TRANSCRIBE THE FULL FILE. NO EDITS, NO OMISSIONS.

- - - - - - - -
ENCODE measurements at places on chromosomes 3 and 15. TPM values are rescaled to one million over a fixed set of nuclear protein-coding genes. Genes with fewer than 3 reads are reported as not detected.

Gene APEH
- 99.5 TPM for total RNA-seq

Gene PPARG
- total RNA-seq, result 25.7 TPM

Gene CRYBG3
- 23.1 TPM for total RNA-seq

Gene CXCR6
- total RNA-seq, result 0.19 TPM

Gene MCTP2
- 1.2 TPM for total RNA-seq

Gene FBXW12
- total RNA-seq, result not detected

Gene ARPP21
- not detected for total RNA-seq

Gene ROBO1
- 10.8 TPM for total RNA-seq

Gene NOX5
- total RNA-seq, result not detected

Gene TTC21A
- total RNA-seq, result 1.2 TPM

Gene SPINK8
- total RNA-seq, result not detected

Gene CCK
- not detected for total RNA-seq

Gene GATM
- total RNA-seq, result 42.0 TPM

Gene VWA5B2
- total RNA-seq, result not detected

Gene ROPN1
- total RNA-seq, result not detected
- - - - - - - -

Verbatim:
ENCODE measurements at places on chromosomes 3 and 15. TPM values are rescaled to one million over a fixed set of nuclear protein-coding genes. Genes with fewer than 3 reads are reported as not detected.

Gene APEH
- 99.5 TPM for total RNA-seq

Gene PPARG
- total RNA-seq, result 25.7 TPM

Gene CRYBG3
- 23.1 TPM for total RNA-seq

Gene CXCR6
- total RNA-seq, result 0.19 TPM

Gene MCTP2
- 1.2 TPM for total RNA-seq

Gene FBXW12
- total RNA-seq, result not detected

Gene ARPP21
- not detected for total RNA-seq

Gene ROBO1
- 10.8 TPM for total RNA-seq

Gene NOX5
- total RNA-seq, result not detected

Gene TTC21A
- total RNA-seq, result 1.2 TPM

Gene SPINK8
- total RNA-seq, result not detected

Gene CCK
- not detected for total RNA-seq

Gene GATM
- total RNA-seq, result 42.0 TPM

Gene VWA5B2
- total RNA-seq, result not detected

Gene ROPN1
- total RNA-seq, result not detected